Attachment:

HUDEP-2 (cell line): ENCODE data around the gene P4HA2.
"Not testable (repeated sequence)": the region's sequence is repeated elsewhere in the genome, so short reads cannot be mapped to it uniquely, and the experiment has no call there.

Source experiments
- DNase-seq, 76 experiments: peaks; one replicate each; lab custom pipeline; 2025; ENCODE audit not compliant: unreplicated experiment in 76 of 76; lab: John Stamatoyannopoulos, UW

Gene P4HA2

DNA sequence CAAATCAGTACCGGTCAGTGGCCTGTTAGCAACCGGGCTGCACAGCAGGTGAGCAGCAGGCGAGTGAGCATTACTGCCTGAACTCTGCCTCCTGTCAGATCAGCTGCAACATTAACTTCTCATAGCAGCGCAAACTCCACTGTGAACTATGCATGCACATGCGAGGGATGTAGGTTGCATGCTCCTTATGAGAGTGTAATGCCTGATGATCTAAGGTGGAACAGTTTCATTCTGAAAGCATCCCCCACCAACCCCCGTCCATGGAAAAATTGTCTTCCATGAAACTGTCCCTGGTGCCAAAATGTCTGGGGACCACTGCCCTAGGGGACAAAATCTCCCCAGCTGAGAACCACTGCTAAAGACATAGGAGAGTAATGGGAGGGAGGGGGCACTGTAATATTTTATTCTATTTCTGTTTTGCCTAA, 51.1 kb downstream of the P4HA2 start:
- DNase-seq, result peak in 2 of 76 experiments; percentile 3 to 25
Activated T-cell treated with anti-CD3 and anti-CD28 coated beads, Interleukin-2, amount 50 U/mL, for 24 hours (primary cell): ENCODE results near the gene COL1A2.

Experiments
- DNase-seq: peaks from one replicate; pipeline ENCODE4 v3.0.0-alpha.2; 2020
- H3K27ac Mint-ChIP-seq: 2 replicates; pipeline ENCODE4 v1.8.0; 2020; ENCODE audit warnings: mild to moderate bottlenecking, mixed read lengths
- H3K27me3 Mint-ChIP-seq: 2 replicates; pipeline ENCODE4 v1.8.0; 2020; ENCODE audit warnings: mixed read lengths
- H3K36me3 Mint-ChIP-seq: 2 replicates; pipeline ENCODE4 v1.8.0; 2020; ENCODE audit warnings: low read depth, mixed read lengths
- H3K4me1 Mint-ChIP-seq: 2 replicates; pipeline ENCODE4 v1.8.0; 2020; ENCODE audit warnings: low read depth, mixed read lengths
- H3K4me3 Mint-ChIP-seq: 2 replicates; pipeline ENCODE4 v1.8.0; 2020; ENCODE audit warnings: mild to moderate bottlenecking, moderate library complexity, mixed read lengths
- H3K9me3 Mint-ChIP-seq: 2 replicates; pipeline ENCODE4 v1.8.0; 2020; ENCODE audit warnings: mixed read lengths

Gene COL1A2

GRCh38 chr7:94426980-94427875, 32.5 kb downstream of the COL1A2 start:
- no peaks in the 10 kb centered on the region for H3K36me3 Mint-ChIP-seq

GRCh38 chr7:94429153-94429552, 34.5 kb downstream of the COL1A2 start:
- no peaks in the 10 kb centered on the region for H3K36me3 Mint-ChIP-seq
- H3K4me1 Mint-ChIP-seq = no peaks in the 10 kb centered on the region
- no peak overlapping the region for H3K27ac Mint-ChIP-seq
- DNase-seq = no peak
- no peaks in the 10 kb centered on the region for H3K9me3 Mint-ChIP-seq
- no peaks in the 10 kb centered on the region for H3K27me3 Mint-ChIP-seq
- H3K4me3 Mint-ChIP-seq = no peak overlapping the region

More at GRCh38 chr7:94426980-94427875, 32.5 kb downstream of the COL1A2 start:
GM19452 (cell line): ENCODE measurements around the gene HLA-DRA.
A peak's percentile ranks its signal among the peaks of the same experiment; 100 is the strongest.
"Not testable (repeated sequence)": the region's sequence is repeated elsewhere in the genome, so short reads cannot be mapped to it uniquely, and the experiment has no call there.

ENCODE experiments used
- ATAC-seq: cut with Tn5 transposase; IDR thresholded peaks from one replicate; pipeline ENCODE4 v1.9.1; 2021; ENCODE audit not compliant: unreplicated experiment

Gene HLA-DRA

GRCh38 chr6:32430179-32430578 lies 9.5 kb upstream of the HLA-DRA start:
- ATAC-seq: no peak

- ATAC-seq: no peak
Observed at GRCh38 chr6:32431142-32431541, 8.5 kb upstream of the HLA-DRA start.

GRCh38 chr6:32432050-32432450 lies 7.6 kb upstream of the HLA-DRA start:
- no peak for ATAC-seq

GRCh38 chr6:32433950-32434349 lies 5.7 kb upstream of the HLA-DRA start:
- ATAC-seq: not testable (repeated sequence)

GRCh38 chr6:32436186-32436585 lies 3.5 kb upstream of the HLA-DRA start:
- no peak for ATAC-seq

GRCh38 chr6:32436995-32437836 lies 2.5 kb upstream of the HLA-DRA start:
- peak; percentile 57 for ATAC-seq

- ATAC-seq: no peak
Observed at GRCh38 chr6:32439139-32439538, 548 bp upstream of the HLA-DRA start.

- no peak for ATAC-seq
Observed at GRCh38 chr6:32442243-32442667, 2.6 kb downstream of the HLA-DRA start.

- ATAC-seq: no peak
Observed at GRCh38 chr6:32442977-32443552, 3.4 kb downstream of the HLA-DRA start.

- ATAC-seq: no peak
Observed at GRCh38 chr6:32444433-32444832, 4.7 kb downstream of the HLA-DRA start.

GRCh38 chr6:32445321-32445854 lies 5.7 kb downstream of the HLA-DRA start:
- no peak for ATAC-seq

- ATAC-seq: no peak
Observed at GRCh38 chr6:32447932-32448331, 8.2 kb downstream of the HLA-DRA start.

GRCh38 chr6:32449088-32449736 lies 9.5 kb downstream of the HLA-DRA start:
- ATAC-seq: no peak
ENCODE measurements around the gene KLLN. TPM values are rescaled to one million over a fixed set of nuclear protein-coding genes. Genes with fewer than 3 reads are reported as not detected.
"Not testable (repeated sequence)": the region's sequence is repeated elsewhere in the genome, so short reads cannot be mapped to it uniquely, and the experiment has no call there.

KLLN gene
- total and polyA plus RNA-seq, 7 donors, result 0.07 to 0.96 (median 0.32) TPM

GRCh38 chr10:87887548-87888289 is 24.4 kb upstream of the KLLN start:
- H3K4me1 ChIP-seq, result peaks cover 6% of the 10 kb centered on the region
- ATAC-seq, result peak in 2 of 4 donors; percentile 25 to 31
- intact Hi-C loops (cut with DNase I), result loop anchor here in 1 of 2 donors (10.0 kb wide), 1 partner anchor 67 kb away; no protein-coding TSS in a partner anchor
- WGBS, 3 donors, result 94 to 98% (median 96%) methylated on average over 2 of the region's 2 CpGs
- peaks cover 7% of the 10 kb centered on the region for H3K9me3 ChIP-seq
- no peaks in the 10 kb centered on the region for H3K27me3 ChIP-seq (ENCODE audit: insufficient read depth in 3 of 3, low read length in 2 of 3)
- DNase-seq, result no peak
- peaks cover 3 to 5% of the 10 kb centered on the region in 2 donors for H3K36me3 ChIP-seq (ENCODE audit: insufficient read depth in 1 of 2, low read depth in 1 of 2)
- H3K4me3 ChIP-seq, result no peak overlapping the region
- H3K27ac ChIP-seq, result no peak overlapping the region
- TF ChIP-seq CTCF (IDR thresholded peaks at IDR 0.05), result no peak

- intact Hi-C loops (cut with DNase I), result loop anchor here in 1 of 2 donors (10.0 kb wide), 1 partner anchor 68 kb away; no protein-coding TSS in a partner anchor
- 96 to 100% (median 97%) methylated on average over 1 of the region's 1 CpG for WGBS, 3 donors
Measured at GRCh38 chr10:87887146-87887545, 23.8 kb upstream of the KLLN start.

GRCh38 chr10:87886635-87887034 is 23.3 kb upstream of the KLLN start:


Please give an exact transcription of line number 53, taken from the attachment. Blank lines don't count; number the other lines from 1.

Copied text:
- ATAC-seq: no peak